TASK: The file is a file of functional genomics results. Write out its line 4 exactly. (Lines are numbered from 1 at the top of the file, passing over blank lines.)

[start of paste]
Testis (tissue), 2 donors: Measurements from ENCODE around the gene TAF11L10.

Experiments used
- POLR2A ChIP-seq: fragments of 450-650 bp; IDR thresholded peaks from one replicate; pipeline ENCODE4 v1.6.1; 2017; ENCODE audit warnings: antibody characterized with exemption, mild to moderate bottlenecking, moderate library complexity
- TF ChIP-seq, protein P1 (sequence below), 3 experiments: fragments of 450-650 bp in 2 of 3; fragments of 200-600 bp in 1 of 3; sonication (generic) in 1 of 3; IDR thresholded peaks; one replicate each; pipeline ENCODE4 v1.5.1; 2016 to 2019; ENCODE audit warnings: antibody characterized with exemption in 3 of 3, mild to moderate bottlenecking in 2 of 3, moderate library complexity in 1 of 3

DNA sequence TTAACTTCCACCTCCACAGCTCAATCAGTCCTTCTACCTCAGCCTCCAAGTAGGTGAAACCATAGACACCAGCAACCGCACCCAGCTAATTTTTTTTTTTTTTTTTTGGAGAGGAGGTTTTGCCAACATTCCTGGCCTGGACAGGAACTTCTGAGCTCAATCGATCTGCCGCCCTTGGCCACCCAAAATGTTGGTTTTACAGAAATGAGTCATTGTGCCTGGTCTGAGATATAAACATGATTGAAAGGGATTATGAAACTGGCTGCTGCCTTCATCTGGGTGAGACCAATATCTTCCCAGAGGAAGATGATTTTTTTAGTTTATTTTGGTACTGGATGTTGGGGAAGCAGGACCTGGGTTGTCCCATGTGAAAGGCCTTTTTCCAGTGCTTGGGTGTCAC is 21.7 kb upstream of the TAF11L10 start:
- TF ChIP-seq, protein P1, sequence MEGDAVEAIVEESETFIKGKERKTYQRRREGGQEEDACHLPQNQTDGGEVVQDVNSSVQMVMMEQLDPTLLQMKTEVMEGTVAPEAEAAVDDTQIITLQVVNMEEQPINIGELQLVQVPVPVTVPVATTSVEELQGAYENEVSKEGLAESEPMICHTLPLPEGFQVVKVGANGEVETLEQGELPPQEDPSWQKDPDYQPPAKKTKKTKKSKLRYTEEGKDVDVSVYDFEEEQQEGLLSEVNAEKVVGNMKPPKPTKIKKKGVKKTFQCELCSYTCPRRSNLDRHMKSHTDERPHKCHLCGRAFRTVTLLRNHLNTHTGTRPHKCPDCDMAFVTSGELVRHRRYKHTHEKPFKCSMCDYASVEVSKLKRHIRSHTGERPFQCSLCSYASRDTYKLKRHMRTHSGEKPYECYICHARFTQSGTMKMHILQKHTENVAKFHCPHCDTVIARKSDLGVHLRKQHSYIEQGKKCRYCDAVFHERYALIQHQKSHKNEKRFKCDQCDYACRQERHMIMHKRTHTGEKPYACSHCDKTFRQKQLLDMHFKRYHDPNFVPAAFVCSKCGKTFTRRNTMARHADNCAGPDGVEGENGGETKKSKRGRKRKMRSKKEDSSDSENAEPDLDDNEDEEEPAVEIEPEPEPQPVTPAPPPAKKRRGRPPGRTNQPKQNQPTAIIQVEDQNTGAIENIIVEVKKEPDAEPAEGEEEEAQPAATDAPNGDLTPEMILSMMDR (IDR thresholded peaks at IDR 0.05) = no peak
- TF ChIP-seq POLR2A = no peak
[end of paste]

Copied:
- TF ChIP-seq, protein P1 (sequence below), 3 experiments: fragments of 450-650 bp in 2 of 3; fragments of 200-600 bp in 1 of 3; sonication (generic) in 1 of 3; IDR thresholded peaks; one replicate each; pipeline ENCODE4 v1.5.1; 2016 to 2019; ENCODE audit warnings: antibody characterized with exemption in 3 of 3, mild to moderate bottlenecking in 2 of 3, moderate library complexity in 1 of 3